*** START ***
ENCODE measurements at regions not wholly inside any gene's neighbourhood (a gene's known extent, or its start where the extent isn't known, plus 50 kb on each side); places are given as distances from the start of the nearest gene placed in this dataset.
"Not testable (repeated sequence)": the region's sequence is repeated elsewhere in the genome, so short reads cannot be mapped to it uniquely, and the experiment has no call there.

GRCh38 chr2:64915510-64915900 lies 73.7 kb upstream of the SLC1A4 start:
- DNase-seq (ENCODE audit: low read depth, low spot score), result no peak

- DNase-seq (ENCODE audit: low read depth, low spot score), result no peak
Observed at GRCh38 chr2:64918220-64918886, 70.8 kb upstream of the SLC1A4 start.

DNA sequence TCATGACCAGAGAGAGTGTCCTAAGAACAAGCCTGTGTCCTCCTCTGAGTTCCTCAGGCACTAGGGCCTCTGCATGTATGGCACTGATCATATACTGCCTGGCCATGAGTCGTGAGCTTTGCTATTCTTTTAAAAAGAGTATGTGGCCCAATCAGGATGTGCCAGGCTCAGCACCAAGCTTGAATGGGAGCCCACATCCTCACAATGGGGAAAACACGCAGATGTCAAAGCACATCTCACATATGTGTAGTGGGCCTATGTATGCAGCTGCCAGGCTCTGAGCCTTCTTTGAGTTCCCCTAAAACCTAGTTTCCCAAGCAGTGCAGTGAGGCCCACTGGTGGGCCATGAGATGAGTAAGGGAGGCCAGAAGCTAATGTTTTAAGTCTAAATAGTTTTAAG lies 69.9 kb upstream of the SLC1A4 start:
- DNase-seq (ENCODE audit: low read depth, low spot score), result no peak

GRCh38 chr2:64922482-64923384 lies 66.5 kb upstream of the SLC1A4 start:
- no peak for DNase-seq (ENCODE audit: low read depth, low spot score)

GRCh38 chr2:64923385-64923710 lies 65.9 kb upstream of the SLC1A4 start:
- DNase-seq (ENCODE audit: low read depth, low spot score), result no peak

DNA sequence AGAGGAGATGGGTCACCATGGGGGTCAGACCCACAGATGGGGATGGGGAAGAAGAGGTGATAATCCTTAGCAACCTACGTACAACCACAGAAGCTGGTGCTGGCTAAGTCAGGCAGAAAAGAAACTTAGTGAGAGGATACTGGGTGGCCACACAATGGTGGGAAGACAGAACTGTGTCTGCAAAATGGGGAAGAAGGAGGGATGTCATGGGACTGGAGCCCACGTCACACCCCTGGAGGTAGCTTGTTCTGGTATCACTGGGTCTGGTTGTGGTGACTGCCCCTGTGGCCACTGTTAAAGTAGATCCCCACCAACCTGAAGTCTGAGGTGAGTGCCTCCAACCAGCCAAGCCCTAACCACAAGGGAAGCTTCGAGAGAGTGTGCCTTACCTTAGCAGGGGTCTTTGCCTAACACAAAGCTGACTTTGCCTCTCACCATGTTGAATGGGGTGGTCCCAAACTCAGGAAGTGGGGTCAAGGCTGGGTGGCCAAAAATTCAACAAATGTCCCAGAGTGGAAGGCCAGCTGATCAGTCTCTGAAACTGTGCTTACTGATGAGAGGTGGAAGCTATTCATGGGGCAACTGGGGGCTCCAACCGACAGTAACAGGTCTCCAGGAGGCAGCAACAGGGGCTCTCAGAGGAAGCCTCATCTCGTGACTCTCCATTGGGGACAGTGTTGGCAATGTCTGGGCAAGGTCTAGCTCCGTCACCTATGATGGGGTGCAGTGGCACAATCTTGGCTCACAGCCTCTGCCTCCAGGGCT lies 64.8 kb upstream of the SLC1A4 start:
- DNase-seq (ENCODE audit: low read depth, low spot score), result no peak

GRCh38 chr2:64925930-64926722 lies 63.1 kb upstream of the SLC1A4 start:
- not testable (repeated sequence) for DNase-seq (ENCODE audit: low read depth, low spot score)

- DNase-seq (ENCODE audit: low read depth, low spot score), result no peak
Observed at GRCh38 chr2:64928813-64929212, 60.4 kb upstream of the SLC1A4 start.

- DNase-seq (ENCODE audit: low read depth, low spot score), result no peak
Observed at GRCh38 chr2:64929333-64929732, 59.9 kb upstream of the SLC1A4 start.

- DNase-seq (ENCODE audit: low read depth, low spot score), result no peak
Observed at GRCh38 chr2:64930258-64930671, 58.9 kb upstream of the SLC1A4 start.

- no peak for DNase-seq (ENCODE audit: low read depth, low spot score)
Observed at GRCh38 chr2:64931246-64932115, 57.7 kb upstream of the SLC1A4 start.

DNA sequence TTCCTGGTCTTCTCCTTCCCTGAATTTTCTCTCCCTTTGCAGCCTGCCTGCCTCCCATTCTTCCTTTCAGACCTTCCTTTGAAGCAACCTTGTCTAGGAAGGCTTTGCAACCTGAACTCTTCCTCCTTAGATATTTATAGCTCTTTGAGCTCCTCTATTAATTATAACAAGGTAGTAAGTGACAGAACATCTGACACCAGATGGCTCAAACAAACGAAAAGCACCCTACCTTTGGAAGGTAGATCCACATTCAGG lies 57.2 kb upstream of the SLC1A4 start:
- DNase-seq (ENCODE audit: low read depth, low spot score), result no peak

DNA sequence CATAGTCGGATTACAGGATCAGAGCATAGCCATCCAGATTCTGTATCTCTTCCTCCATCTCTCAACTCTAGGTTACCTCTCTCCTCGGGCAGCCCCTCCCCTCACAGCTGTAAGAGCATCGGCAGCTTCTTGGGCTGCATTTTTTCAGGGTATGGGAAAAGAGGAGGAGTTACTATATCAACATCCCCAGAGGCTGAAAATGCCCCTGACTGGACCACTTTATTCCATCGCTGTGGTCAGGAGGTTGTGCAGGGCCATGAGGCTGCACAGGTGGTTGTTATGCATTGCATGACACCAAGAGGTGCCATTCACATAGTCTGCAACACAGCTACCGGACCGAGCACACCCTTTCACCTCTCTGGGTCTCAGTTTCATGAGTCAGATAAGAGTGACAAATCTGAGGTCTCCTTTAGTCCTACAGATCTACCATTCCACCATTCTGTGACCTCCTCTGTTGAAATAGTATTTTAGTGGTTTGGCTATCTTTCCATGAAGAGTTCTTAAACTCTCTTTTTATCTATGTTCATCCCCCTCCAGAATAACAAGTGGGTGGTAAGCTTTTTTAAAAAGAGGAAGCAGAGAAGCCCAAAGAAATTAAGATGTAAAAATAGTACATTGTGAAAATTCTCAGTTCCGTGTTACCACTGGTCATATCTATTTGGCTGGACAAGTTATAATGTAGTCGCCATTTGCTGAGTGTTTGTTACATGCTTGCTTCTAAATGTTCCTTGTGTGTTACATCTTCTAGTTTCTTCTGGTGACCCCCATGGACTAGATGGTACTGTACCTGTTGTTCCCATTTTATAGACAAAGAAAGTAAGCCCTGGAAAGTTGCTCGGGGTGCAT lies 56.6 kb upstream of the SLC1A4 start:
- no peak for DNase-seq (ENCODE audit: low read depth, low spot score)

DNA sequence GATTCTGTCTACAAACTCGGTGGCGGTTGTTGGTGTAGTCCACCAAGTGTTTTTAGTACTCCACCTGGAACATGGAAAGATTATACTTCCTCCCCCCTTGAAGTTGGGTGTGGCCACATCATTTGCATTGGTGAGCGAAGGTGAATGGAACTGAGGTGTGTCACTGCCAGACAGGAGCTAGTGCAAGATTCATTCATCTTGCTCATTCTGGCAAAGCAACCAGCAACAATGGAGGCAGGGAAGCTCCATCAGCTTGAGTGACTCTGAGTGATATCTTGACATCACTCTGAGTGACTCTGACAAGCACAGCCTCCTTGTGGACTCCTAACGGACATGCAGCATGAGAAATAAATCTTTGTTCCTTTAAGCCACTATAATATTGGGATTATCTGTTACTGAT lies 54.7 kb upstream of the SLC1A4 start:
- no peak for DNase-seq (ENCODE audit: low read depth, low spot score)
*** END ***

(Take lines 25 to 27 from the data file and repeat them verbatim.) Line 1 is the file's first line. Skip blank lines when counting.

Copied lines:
DNA sequence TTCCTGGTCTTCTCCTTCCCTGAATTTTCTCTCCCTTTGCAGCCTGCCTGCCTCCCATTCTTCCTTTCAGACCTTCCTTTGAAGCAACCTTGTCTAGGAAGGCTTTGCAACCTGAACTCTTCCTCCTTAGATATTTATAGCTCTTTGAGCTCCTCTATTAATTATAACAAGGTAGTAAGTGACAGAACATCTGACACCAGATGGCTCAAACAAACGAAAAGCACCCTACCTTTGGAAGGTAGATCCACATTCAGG lies 57.2 kb upstream of the SLC1A4 start:
- DNase-seq (ENCODE audit: low read depth, low spot score), result no peak

DNA sequence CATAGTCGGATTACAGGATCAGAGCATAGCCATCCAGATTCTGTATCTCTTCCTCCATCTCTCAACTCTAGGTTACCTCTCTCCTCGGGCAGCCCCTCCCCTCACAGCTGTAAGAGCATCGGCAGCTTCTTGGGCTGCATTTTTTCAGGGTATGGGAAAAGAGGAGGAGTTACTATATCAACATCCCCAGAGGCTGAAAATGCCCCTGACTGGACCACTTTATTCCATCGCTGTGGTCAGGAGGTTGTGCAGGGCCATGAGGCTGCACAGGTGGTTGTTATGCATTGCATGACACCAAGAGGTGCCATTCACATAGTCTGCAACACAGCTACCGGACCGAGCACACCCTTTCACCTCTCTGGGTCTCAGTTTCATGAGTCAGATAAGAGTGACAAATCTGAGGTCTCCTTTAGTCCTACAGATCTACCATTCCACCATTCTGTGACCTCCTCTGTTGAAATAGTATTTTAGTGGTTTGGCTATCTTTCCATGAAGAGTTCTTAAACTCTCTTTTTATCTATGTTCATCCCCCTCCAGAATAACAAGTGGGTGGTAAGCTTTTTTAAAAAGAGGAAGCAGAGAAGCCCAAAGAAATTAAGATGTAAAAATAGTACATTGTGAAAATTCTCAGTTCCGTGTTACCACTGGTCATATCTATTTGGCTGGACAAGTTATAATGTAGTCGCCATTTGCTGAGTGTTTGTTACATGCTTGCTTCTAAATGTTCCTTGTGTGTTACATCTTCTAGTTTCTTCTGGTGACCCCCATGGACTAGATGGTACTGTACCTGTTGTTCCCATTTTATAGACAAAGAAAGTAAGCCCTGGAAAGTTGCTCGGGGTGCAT lies 56.6 kb upstream of the SLC1A4 start: